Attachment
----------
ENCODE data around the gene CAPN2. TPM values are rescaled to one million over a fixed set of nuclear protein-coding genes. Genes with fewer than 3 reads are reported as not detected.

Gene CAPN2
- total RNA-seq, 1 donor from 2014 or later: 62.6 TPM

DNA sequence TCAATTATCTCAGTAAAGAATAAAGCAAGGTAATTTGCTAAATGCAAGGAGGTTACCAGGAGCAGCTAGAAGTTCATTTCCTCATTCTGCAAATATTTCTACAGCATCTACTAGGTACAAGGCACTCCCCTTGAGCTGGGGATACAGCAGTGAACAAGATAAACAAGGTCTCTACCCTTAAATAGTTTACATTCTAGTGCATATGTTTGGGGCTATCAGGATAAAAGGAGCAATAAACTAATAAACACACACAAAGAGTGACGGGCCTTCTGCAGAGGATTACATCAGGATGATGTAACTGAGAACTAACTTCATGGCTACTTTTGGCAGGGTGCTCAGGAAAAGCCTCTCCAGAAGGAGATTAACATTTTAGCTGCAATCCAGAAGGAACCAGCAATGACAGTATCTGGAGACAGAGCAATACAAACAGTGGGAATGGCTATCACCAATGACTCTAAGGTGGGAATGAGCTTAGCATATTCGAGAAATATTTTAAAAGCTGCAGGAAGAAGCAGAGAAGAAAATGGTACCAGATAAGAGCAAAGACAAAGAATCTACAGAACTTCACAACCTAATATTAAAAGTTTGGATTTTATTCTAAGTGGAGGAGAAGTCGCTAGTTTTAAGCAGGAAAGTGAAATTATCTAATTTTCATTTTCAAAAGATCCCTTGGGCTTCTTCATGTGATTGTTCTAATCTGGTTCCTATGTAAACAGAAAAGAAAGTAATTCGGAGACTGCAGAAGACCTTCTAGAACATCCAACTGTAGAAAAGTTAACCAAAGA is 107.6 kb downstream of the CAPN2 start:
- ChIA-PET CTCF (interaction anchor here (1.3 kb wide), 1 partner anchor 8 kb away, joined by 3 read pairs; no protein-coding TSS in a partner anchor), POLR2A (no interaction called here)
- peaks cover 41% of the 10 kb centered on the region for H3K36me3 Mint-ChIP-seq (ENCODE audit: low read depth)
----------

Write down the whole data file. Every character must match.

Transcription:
ENCODE data around the gene CAPN2. TPM values are rescaled to one million over a fixed set of nuclear protein-coding genes. Genes with fewer than 3 reads are reported as not detected.

Gene CAPN2
- total RNA-seq, 1 donor from 2014 or later: 62.6 TPM

DNA sequence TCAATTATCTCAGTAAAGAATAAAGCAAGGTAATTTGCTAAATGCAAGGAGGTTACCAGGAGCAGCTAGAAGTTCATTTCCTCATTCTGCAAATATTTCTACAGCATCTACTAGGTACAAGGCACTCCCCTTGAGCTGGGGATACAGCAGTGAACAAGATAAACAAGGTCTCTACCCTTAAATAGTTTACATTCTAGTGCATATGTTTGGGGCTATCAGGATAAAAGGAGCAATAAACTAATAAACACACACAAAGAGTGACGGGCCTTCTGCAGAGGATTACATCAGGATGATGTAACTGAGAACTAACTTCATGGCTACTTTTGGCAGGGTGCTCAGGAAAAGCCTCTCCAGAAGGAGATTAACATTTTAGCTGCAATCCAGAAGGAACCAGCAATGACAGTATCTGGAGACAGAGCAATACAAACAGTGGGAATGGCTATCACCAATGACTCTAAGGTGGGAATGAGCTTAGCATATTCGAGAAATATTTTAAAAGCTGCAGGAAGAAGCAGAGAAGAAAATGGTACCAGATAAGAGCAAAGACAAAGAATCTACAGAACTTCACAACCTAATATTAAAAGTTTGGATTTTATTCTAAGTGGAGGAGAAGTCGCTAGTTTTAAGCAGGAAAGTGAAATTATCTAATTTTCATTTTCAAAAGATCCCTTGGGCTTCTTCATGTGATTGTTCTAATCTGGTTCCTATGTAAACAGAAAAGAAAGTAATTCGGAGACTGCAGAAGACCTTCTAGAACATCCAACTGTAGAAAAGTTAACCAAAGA is 107.6 kb downstream of the CAPN2 start:
- ChIA-PET CTCF (interaction anchor here (1.3 kb wide), 1 partner anchor 8 kb away, joined by 3 read pairs; no protein-coding TSS in a partner anchor), POLR2A (no interaction called here)
- peaks cover 41% of the 10 kb centered on the region for H3K36me3 Mint-ChIP-seq (ENCODE audit: low read depth)